School breaks close upon me, causing me to wonder: what shall we do with this gift? Trails to bike and hike, beaches to gaze out from, museums, festivals…so very much to consider.
This year I plan to, well, plan better. Instead of, in September, wondering about all the stuff undone. I’m starting a list, but am not sure what shall end up on it just yet. Here’s where my brain is now:
The Hibulb Cultural Center on the Tulalip reservation. Nearby, yet I’ve never visited there.
Seattle Center cultural events. Always something interesting going on.
More hikes! Just some day hikes. More fleshing out needs to be done.
Mountain bike trails. More research needed, but I’d like to include Steven’s Pass’ Bike Park and the Burlington indoor park.
The basics of a start. We’ll have fun enriching this list. Let me know your ideas.
A key moment of political awareness for me came during my mid-teens. I don’t remember the full context, but I realized that I knew great details about the candidates for Seattle’s mayor, but nothing about mine (Lynnwood’s). I didn’t even know WHO Lynnwood’s mayor was. That made me aware of the dominance of Seattle in this region. Not simply political, but media-wise and culturally.
For example, media-wise, besides Seattle’s several tv stations (this was the 80s), Spokane had a few, and I believe Yakima had one or two, Bellingham had KVOS, and Tacoma had a PBS station on VHF. Print news had greater presence, but was distributed much the same.
This motivated me to learn more about this region, to explore and understand with greater detail the richer culture. That’s become much easier with the advent of the internet and world wide web. I’m nowhere near where I wish to be, and plan to continue with my explorations.
I’ve lived the vast majority of my life in this region, yet I still find long-standing, recurring events that I’ve never heard of. Here’s one: Festa Italiana. Part of the Seattle Center’s grand array of cultural events, celebrating the multitude of cultures converging in Seattle.
Starting on Friday the 27th with the Taste of Italy, followed by the actual Annual Italian Festival on Saturday the 28th and Sunday the 29th. The website has all the details.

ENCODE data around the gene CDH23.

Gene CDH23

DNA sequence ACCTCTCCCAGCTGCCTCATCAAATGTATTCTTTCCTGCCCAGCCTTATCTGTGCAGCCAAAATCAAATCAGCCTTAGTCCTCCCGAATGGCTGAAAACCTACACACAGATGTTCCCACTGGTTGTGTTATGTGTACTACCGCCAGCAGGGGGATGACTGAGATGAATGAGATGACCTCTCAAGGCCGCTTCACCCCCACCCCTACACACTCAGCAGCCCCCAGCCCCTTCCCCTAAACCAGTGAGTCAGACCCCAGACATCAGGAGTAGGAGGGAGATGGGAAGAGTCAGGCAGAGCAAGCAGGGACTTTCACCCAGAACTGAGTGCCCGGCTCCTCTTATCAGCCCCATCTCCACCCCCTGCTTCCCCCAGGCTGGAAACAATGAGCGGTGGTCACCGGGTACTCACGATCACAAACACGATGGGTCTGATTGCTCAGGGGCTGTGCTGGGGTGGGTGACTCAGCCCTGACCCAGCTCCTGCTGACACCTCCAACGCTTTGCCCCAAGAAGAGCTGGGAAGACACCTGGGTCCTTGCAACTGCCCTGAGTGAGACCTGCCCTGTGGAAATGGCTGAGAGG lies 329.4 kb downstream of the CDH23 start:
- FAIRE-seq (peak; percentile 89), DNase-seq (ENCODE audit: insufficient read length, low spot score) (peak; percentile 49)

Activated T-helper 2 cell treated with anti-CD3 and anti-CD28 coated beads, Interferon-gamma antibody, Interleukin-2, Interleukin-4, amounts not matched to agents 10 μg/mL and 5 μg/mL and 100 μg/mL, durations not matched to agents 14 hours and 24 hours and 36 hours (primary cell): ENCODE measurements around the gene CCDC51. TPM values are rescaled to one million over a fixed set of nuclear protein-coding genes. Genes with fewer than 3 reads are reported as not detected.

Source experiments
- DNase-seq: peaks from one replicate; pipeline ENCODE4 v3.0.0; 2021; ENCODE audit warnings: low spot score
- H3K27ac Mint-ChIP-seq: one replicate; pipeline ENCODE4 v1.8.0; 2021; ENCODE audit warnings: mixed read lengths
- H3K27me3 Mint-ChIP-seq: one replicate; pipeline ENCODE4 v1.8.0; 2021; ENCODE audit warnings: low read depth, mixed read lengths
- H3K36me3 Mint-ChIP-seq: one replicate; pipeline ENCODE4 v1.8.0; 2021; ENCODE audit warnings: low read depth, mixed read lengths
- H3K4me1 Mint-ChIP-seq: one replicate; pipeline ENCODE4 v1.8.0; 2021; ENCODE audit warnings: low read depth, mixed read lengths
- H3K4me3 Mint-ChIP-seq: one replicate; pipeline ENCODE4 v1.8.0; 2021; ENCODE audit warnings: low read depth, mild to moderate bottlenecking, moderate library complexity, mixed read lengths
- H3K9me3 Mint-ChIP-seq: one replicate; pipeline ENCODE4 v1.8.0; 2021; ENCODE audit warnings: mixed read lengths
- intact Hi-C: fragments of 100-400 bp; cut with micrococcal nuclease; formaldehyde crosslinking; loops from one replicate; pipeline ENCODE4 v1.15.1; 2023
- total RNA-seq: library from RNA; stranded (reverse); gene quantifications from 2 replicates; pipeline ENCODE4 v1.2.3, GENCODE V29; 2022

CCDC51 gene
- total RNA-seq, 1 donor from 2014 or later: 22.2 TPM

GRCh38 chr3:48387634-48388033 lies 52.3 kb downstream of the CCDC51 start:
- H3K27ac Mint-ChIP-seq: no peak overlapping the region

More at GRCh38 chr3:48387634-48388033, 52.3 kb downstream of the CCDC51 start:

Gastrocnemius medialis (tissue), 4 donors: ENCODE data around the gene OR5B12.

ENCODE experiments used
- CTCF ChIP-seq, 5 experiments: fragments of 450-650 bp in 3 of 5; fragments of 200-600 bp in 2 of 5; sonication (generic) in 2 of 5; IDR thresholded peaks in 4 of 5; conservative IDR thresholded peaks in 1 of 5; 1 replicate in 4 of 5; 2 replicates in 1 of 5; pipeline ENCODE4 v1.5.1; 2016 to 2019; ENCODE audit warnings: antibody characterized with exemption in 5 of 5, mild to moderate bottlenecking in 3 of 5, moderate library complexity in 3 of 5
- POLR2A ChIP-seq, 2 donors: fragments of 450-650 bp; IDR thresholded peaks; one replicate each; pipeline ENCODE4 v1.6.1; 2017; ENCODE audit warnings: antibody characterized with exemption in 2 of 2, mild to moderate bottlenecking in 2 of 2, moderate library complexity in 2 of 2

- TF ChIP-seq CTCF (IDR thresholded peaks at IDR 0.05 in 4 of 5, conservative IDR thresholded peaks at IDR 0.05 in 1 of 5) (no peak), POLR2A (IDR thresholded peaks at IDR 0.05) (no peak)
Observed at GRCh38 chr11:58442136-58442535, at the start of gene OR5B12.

My favorite part: starting at 3;30 pm on Sunday, the Spectrum Chamber Players will present a selection of classical Italian pieces. That is worth your time all on its own. Add the grape-stomping, book-signings, wine-tastings…quite a comprehensive list of things to experience.
I’m thinking of making time for the Nov. 20th Ignite Seattle event. Looks like fun.
Let me know. It’d be great to meet up.
I love the text above. Gorgeous font, IMHO. Anyway, what could be more awesome than a chocolate festival! I’m not sure I can fit this one in, but really, REALLY want to. And not just because my favorite chocolate company ever, Theo, is involved.
Anyway, go. Just. Go.
Any of you folks going to GeekWire’s 2013 Summit in September? It looks like a key event for local tech folks, innovators and the like. I’m not sure if I’ll pony up the cash, but it might be worth it.
What do you think?
I find it hard to imagine anyone driving in Seattle who hasn’t experienced this. And, I must confess, I’ve suffered from this syndrome.
This is courtesy of the great parody, Portlandia, which exquisitely captures NW culture.
My past few weekends have been quite busy…full of the good living that makes me love this region. Memorial Day weekend I was able to spend with good friends on the beach a few miles north of my house, and then spent a day at Folklife, one of my favorite Seattle festivals. Though the weather was a bit drippy, I enjoyed the music and other artists while we wandered the Seattle Center Campus. Then we wandered over to the Pacific Science Center, always a favorite for us. Lunch in the Armory, my son enjoying Kabab and my wife and I grubbing on burgers from Skillet’s counter.
This past weekend we spent part of Saturday meandering the Edmonds Spring/Garden Market, ending the day with froyo at Revelations. Yesterday, spent most of my morning and early afternoon at Trinity Lutheran Church for our annual meeting, followed by a run down in Edmonds.
For me, at least, all recipes for perfect weekends.
You’ll find a few photos below for your enjoyment!
Scenes From Folklife 2013
A Day At Mission Beach, On The Tulalip Reservation
Two events yesterday drove home a key piece of Seattle culture. One: guy with Illinois plates driving maniacally through my line of cars, with extreme frustration clearly displayed. Two: freeway backup due to a car fire.
Item one demonstrated the laid back style of Seattle driving. No sense of hurry, nor urgency. This is visible at any stop sign, where we have the old Mac & Tosh routine. “No, after you. No, no…after you.” We often deal with paralysis by politeness. Polite-alysis?
With item two, we have the Seattle ogle. Now, this fire was dramatic: Corvette’s front end was gone, foam everywhere. But the firetrucks were long gone. Yet, traffic crawls by so we can all get a good look. Amen continues even after we’re well past. Craning their necks to keep it in view. Causes tons of accidents, all on its own. Funny, I guess.
Ok, I like lingonberries fine, but maybe not that much. Swedish pancakes are lovely, though.
Anyway, growing up Lutheran, I’ve had a great deal of interaction with Nordic culture. Whether the glorious delights of desserts (yummy lefse), or the abomination that is lutefisk, I’ve seen a great deal. Therefore, I, with a deep whole-heartedness, recommend you experience a Nordic heritage event.
Below are two Seattle area ones. I won’t be able to make either this year, but several friends attend them.
Syttende Mai, May 17, Seattle; and Poulsbo Viking Fest, May 17-19
More details here (link is to the Seattle Times):